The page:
UN warns of human rights violations with use of Pegasus spyware targeting independence activists

International organization calls on Spain to "investigate, prosecute and impose sanctions"

UN headquarters in Geneva, Switzerland
UN headquarters in Geneva, Switzerland / Jordi Pujolar
Catalan News

Catalan News | @catalannews | Barcelona

January 3, 2023 12:52 PM

January 4, 2023 12:37 PM

A letter from the United Nations to the Spanish government warns of possible human rights violations relating to the use of Pegasus and Candiru spyware targeting the Catalan independence movement in what has come to be known as the Catalangate affair. 

Written by special rapporteur on minority issues Fernand de Varennes, special rapporteur on freedom of expression and opinion Irene Khan, and special rapporteur on freedom of peaceful assembly and of association Clément Nyaletsossi Voule and dated October 24, 2022, it expresses "very serious concern for what is being reported as an extensive and well-coordinated espionage program on activists and prominent public figures of the Catalan minority."

The letter, which comes as a response to one sent by Esquerra's Marta Rovira in coordination with other organizations affected by Catalangate such as the Catalan National Assembly (ANC), goes on to call on the Spanish government to "investigate, prosecute and impose appropriate sanctions on any person responsible for the alleged violations."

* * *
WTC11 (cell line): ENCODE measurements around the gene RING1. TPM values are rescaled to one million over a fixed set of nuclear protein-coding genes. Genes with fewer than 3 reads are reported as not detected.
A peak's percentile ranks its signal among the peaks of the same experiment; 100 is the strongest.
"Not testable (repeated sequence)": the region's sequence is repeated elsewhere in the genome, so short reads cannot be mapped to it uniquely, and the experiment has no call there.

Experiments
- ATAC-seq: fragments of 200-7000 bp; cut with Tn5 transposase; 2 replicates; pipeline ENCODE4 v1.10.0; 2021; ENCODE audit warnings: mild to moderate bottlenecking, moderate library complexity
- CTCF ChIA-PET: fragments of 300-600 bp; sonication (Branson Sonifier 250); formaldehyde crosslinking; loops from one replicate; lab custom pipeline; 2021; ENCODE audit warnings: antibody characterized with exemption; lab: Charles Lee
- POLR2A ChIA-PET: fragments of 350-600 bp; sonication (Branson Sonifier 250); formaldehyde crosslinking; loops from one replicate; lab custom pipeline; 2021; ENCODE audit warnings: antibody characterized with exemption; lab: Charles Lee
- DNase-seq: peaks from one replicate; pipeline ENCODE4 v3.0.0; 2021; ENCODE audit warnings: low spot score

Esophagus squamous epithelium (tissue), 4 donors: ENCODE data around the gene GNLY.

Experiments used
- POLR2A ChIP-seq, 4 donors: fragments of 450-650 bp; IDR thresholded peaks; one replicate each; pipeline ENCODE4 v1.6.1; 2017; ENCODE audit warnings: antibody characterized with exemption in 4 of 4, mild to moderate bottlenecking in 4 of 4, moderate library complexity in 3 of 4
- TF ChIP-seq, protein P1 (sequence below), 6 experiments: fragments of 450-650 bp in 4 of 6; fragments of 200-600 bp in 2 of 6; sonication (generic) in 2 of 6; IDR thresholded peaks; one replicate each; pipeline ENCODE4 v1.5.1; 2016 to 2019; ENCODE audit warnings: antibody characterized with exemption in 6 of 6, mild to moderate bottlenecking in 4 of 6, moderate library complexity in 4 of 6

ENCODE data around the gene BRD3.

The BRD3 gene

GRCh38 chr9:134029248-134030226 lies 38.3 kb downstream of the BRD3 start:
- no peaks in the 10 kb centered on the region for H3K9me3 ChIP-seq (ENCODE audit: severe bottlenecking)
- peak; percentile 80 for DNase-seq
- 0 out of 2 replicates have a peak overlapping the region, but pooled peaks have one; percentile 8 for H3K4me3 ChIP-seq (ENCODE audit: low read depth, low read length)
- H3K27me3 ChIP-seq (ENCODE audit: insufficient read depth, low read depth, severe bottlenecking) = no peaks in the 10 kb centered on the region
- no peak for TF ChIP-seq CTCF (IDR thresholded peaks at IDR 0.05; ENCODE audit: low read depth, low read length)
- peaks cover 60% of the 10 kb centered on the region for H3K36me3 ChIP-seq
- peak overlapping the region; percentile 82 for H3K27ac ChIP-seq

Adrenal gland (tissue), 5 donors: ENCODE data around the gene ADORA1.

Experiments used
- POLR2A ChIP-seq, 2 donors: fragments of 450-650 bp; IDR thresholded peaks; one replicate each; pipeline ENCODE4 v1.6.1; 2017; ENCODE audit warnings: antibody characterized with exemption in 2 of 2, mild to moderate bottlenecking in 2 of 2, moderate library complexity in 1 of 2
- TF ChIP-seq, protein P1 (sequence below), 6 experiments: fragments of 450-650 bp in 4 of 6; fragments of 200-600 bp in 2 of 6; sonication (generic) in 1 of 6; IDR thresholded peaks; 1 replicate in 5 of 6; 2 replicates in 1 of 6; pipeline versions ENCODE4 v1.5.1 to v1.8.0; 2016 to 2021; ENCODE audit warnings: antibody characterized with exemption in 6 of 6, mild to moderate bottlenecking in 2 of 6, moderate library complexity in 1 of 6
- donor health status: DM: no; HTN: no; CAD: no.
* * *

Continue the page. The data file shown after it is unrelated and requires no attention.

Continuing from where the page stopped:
According to the special rapporteurs, mass espionage violates the right to peaceful assembly and to participate in associations, to privacy, and to equality before the law while also endangering the right to freedom of expression

It also describes the alleged espionage of Andreu Van den Eynde, the lawyer of formerly imprisoned ex-vice president Oriol Junqueras and ex-foreign action minister Raul Romeva as "an attack on the independence of the lawyers and human rights defenders."

Spain: country "respects fundamental rights"

The Spanish government mission to the United Nations answered the rapporteurs' letter on December 22 by claiming that Spain is "an advanced democracy" that "respects fundamental rights and freedoms recognized in the Spanish Constitution and international treaties."

It also argues that any espionage that is carried out is done in accordance with the Spanish legal system's requirements. 

Renewed demands for "accountability"

Marta Rovira responded to the rapporteurs' letter, which was made public on Tuesday, by tweeting that "three United Nations rapporteurs confirm that the Spanish state has violated human rights," adding that she and her party demanded "transparency, accountability, guarantees of non-repetition and reparation."

What is Catalangate?

Over 60 attorneys, politicians, and activists with ties to the pro-independence movement, as well as their close associates, were targeted with government-grade spyware as has become known as Catalangate and was first reported by University of Toronto research group Citizen Lab and The New Yorker on April 18, 2022.